Compensatory Movement Patterns

Know different postures you will see inside and out! It seems like there are a bazillion different types of postural presentations. Is there any way to simplify the confusion? Interestingly enough, things like flat back, extreme kyphosis, and even the common compensatory pattern can be explained through the movement lens we discuss on a weekly basis. All of these postural deviations are compensations atop of compensations How bad do you want to be able to 1) identify these postural strategies and most importantly, 2) know how to best improve these compensations? If it’s bad (I’m talkin’ reaaaaaaal bad), then check out Movement debrief Episode 124.

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Pecs, Extreme Postures, and Foam Rolling – Movement Debrief Episode 81

Movement Debrief Episode 81 is in the books. Below is a copy of the video for your viewing pleasure, and audio if you can’t stand looking at me. Here is the set list: Are pecs still useful in improving lower thorax variability? Do you still use pec squeezes in treatment? With extreme kyphosis or thoracic spine flattening, what test results are expected? What treatment recommendations are there for these posture types? Should visual postural changes be expected in these folks? Is self-myofascial release useful?

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Breathing, Thoracic Spine, and When it’s Safe to Load – Movement Debrief Episode 63

Movement Debrief Episode 63 is in the books. Below is a copy of the video for your viewing pleasure, and audio if you can’t stand looking at me. Here is the set list: How should the ribcage move during normal respiratory mechanics? How should the abdominal wall expand during normal respiratory mechanics? How should breathing during variability-based activities be coached? What are normal compensatory thoracic spine presentations with narrow and wide infrasternal angles? How can someone present with different thoracic spine orientations despite these “normal” strategies? What can you do to improve thoracic spine mobility in these cases? Is it safe to load compensatory movement strategies? If you want to watch these live, add me on Facebook or Instagram. They air every Wednesday at 7pm CST. Enjoy! and the audio version…                  Here were the links I mentioned: Check out Human Matrix promo video below Below are some testimonials for the class Want to sign up? Click on the following locations below: Kansas City, KS on October 27-28th  Portland, OR on November 10-11  December 8th-9th, Charleston, SC (early bird ends November 11th) February 2nd-3rd, 2019, New Providence, NJ (early bird ends January 4th) Want to get a handout that explains normal respiratory mechanics? Click here, you’ll see pictures of the ribcage mechanics I mentioned Here is a link to the infrasternal angle debriefs Here is a link to the pumphandle debrief. Here’s a signup for my newsletter to get nearly 3 hours and 50 pages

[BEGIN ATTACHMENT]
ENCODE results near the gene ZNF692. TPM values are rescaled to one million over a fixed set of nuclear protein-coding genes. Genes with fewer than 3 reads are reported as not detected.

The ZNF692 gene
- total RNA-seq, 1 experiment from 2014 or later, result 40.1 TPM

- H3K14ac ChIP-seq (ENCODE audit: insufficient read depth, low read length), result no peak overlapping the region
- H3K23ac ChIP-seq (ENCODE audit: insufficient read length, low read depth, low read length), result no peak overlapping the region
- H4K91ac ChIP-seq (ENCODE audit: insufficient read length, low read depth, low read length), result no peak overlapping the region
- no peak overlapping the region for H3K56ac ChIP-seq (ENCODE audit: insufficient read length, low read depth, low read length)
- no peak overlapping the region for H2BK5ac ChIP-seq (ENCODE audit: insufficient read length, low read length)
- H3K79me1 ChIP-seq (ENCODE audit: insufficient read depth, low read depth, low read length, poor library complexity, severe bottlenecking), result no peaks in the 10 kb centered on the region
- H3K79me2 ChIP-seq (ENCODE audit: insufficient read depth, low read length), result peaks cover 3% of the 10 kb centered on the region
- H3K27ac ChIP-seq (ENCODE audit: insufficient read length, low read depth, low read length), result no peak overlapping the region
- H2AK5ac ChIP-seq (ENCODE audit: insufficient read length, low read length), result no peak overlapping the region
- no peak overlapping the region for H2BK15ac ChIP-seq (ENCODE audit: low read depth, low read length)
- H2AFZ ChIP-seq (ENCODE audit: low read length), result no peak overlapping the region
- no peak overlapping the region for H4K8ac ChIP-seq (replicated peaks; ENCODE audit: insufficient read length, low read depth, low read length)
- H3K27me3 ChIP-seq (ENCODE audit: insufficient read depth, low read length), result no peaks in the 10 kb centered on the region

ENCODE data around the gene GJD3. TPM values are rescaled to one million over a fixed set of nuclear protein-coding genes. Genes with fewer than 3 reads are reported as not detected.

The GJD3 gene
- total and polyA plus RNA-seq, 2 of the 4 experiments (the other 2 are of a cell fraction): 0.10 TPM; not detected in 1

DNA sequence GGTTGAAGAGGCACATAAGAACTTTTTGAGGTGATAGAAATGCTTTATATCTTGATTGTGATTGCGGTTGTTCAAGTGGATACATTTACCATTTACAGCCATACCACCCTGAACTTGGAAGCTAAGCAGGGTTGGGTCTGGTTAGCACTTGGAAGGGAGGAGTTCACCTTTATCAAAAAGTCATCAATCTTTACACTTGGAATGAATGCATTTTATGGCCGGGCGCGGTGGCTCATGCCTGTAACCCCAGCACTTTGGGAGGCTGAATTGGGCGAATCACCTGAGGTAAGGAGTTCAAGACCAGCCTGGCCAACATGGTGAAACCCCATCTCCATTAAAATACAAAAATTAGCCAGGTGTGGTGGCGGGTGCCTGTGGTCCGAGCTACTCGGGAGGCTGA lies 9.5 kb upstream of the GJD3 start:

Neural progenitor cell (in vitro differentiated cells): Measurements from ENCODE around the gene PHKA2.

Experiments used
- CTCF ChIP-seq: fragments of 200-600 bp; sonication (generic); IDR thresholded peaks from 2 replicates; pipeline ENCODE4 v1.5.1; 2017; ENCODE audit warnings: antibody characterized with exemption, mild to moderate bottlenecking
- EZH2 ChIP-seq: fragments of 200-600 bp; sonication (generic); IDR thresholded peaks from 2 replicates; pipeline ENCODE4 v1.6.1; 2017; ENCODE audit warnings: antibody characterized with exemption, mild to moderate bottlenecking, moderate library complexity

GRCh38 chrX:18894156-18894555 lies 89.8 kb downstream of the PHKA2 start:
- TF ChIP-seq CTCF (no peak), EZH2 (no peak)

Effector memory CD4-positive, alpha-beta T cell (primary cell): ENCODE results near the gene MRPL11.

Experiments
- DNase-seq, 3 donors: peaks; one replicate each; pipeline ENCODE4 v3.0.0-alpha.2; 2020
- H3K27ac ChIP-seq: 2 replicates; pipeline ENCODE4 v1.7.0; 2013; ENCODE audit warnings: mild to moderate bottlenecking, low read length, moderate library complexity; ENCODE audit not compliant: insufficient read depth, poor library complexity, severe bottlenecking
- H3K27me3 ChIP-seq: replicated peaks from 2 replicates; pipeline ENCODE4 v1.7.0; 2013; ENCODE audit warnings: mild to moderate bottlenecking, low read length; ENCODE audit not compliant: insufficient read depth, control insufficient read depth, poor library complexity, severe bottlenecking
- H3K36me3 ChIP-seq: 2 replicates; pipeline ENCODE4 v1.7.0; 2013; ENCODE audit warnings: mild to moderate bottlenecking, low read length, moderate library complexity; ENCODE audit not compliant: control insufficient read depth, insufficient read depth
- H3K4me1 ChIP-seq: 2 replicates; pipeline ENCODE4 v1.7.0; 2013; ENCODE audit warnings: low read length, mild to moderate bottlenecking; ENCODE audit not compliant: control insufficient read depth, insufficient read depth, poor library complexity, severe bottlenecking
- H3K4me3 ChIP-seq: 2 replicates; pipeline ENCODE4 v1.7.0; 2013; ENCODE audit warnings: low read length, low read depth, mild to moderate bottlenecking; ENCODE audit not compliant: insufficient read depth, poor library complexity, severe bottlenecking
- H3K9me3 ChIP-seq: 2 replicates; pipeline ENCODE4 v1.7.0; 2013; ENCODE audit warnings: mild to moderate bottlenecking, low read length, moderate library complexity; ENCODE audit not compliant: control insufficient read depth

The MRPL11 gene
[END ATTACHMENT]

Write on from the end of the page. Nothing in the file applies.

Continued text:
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Hunching, Hip Extension, Stretching – Movement Debrief Episode 58

Movement Debrief Episode 58 is in the books. Below is a copy of the video for your viewing pleasure, and audio if you can’t stand looking at me. Here is the set list: Should narrow ISA people who have increased kyphosis reach forward? What should each reach be used to improve? What type of drills should I program when trying to improve hip extension? When should I choose an activity with the hip more flexed versus the hip more extended? Is stretching bad? Does stretching work? If you want to watch these live, add me on Facebook or Instagram.They air every Wednesday at 7pm CST. Enjoy! and the audio version…                  Here were the links I mentioned: Sign-up for the Human Matrix in Seattle, WA on September 15-16th here Sign up for the Human Matrix in Kansas City, KS on October 27-28th here   Sign-up for the Human Matrix in Portland, OR on November 10-11 here Read here to learn more about Human Matrix   Here’s a signup for my newsletter to get nearly 3 hours and 50 pages of content, a free acute:chronic workload calculator, basketball conditioning program, podcasts, and weekend learning goodies: Bill Hartman Sign up for the intensive here. Below is a picture of the hamstrings from a lateral view. The hamstrings do not have a direct attachment at the proximal hip, so create a levering action if used at terminal hip extension. Below is a picture of the attachments for the

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